Warren, Mercy Otis

1728 – 1814


Dramatic Works

The Adulateur (1772/3)

The Defeat (1773)

The Group (1775)

The Motley Assembly (1779, authorship uncertain)



The Adulateur (1772/3)


Production & Reception History

unknown, but reference to real life events: “As it is now acted in Upper Servia” (pamphlet), and “To be exhibited for the entertainment of the public, at the grand parade in Upper Servia” (March 26, Massachusetts Spy)

Print & Publication History

Two excerpts published in the Boston Newspaper The Massachusetts Spy, March 26 (Vol. II., Numb. 56, p.15), and April 23 (Vol. II., Numb. 61, p.32), 1772: “The Massachusetts Spy: A Weekly, Political, and Commercial PAPER:–Open to ALL Parties, but Influenced by None. Published by I. Thomas, near the Mill-Bridge, BOSTON.”

Pamphlet version published in 1773: “BOSTON: Printed and sold at the New Printing-Office, Near Concert-Hall. MDCCLXXIII.” 32 pp.

Warren explicitly denied authorship of the pamphlet version, calling it a “plagiary” (qtd. in Richards, Mercy Otis Warren 86)

Genre & Structure

  • newspaper excerpt (“advertisement”), political satire
  • propaganda “play” (Patriot)
  • soliloquy and dialogues with omissions, stage directions, and dramatis personae
  • pamphlet version: “A Tragedy”, political satire in 5 acts (with scene divisions)

Gender Relevance

female authorship; Warren as a political figure who was influential in the propaganda “wars” of the Revolutionary period, despite her nominal powerlessness as a woman;

Key Words & Themes

Thomas Hutchinson, Boston Massacre, duplicity, Revolutionary War; Whigs v. Tories

Additional Information

The Adulateur satirizes Thomas Hutchinson, Crown governor of Massachusetts, and his followers; accuses him of despotic rule (there is also a biographical background of a family feud between the Warrens and the Hutchinsons);
the play uses local politicians as characters (using pseudonyms); the “virtuous” Patriots get noble Roman names (“Brutus”, “Cassius”), whereas the “evil” Loyalists get speaking names like “Rapatio” or “Gripeall;”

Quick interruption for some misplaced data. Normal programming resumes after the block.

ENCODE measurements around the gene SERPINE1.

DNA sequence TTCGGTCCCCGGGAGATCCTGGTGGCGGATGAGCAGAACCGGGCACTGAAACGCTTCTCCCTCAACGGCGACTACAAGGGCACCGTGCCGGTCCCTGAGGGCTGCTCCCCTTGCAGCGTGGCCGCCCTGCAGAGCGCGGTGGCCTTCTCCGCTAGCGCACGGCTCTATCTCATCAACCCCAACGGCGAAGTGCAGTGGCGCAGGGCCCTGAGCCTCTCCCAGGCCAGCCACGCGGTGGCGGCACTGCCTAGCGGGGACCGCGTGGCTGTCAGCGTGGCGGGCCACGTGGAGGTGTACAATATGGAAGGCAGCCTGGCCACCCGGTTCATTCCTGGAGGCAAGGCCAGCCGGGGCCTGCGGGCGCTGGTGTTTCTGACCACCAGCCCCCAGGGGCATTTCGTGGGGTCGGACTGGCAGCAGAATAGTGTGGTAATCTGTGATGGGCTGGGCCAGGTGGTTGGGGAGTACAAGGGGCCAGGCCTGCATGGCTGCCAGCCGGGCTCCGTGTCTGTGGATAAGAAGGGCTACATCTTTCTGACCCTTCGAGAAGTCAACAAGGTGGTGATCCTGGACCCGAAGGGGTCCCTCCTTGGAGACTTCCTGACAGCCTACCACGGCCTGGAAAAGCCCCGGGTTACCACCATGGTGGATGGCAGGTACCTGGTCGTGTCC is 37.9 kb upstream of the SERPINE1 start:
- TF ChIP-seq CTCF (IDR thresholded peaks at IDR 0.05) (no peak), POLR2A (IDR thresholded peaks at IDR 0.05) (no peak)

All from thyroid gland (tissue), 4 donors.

the pamphlet version is considerably longer and includes scenes that refer to the 1770 Boston Massacre;
the newspaper version refers more specifically to the (accidental) shooting of a 12-year old (who was in a mob in front of Richardson’s house) by Hutchinson supporter Ebenezer Richardson, who was convicted by the courts but released from prison in early 1772 (see Sarkela)

Availability

newspaper: Massachusetts Spy (March 26, April 23, 1772) available in Early American Newspapers, Series 2

pamphlet: Early American Imprints, Series 1, no. 13063

Secondary Sources

Discussed at length in:

Cima, Gay Gibson. Early American Women Critics: Performance, Religion, Race. Cambridge: Cambridge University Press, 2009. 107-148.

Sarkela, Sandra J. “Freedom’s Call: The Persuasive Power of Mercy Otis Warren’s Dramatic Sketches, 1772-1775.” Early American Literature 44.3 (2009): 541-68.

Castronovo, Russ. Propaganda 1776: Secrets, Leaks, and Revolutionary Communications in Early America. New York: Oxford University Press, 2014. 117-150.

Briefly referenced in:

Brown, Jared. The Theatre in America During the Revolution. Cambridge: Cambridge University Press, 1995. 13-15.

Richards, Jeffrey H. Mercy Otis Warren. New York: Twayne, 1995. 86-89.

Richardson, Gary A. American Drama from the Colonial Period through World War I: A Critical History. New York: Twayne, 1993. 32-33.

Saxon, Theresa. American Theatre: History, Context, Form. Edinburgh: Edinburgh University Press, 2011. 98-99.

Shaffer, Jason. Performing Patriotism: National Identity in the Colonial and Revolutionary American Theater. Philadelphia: University of Pennsylvania Press, 2007. 53.

Stuart, Nancy Rubin. The Muse of the Revolution: The Secret Pen of Mercy Otis Warren and the Founding of a Nation. Boston: Beacon Press, 2008. 48-51.

Wilmer, S. E. Theatre, Society and the Nation: Staging American Identities. Cambridge: Cambridge University Press, 2002. 38-40.

Zagarri, Rosemarie. A Woman’s Dilemma: Mercy Otis Warren and the American Revolution. 2nd ed. Chichester: Wiley Blackwell, 2015. 57-60.



The Defeat (1773)


Production & Reception History

unknown, but reference to real-life enactment: “a Dramatic Performance lately exhibited”

Print & Publication History